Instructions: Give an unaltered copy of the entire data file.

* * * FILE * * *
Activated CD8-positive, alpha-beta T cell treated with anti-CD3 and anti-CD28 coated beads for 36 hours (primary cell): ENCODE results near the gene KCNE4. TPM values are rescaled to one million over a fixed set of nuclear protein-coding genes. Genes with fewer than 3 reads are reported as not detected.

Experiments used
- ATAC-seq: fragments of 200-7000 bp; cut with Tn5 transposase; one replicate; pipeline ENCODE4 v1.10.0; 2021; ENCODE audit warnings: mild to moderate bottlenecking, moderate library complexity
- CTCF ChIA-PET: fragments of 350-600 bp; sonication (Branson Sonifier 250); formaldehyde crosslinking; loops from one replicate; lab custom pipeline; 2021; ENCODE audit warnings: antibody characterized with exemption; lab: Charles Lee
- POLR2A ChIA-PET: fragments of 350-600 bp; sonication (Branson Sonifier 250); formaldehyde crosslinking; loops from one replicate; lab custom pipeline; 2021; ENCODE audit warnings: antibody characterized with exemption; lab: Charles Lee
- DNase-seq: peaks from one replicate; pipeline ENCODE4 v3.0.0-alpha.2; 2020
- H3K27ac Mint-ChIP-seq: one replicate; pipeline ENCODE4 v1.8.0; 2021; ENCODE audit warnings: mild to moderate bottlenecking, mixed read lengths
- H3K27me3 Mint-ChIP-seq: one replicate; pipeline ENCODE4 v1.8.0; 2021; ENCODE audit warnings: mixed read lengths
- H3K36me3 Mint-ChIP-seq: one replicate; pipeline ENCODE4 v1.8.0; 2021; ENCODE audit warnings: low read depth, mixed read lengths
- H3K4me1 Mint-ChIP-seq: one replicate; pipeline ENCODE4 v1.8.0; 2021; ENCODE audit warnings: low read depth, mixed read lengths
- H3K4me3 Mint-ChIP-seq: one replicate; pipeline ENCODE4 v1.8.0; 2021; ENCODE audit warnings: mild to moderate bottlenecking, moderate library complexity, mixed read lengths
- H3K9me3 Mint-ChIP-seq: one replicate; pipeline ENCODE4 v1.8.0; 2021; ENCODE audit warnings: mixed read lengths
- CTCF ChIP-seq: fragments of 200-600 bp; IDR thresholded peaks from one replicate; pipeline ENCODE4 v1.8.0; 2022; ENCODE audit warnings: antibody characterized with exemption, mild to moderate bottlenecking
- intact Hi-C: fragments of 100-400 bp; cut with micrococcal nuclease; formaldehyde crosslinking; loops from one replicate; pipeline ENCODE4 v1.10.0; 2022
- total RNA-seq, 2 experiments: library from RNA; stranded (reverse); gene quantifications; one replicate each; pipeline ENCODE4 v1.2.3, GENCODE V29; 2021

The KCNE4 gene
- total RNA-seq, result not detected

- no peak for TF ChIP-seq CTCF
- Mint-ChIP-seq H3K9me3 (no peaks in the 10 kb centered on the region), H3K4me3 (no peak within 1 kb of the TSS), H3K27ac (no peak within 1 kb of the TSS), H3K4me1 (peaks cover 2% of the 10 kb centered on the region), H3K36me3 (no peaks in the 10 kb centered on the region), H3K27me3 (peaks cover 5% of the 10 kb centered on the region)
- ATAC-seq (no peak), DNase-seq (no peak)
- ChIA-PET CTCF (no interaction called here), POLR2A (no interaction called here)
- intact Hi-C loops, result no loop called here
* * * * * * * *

Activated CD8-positive, alpha-beta T cell treated with anti-CD3 and anti-CD28 coated beads for 36 hours (primary cell): ENCODE results near the gene KCNE4. TPM values are rescaled to one million over a fixed set of nuclear protein-coding genes. Genes with fewer than 3 reads are reported as not detected.

Experiments used
- ATAC-seq: fragments of 200-7000 bp; cut with Tn5 transposase; one replicate; pipeline ENCODE4 v1.10.0; 2021; ENCODE audit warnings: mild to moderate bottlenecking, moderate library complexity
- CTCF ChIA-PET: fragments of 350-600 bp; sonication (Branson Sonifier 250); formaldehyde crosslinking; loops from one replicate; lab custom pipeline; 2021; ENCODE audit warnings: antibody characterized with exemption; lab: Charles Lee
- POLR2A ChIA-PET: fragments of 350-600 bp; sonication (Branson Sonifier 250); formaldehyde crosslinking; loops from one replicate; lab custom pipeline; 2021; ENCODE audit warnings: antibody characterized with exemption; lab: Charles Lee
- DNase-seq: peaks from one replicate; pipeline ENCODE4 v3.0.0-alpha.2; 2020
- H3K27ac Mint-ChIP-seq: one replicate; pipeline ENCODE4 v1.8.0; 2021; ENCODE audit warnings: mild to moderate bottlenecking, mixed read lengths
- H3K27me3 Mint-ChIP-seq: one replicate; pipeline ENCODE4 v1.8.0; 2021; ENCODE audit warnings: mixed read lengths
- H3K36me3 Mint-ChIP-seq: one replicate; pipeline ENCODE4 v1.8.0; 2021; ENCODE audit warnings: low read depth, mixed read lengths
- H3K4me1 Mint-ChIP-seq: one replicate; pipeline ENCODE4 v1.8.0; 2021; ENCODE audit warnings: low read depth, mixed read lengths
- H3K4me3 Mint-ChIP-seq: one replicate; pipeline ENCODE4 v1.8.0; 2021; ENCODE audit warnings: mild to moderate bottlenecking, moderate library complexity, mixed read lengths
- H3K9me3 Mint-ChIP-seq: one replicate; pipeline ENCODE4 v1.8.0; 2021; ENCODE audit warnings: mixed read lengths
- CTCF ChIP-seq: fragments of 200-600 bp; IDR thresholded peaks from one replicate; pipeline ENCODE4 v1.8.0; 2022; ENCODE audit warnings: antibody characterized with exemption, mild to moderate bottlenecking
- intact Hi-C: fragments of 100-400 bp; cut with micrococcal nuclease; formaldehyde crosslinking; loops from one replicate; pipeline ENCODE4 v1.10.0; 2022
- total RNA-seq, 2 experiments: library from RNA; stranded (reverse); gene quantifications; one replicate each; pipeline ENCODE4 v1.2.3, GENCODE V29; 2021

The KCNE4 gene
- total RNA-seq, result not detected

- no peak for TF ChIP-seq CTCF
- Mint-ChIP-seq H3K9me3 (no peaks in the 10 kb centered on the region), H3K4me3 (no peak within 1 kb of the TSS), H3K27ac (no peak within 1 kb of the TSS), H3K4me1 (peaks cover 2% of the 10 kb centered on the region), H3K36me3 (no peaks in the 10 kb centered on the region), H3K27me3 (peaks cover 5% of the 10 kb centered on the region)
- ATAC-seq (no peak), DNase-seq (no peak)
- ChIA-PET CTCF (no interaction called here), POLR2A (no interaction called here)
- intact Hi-C loops, result no loop called here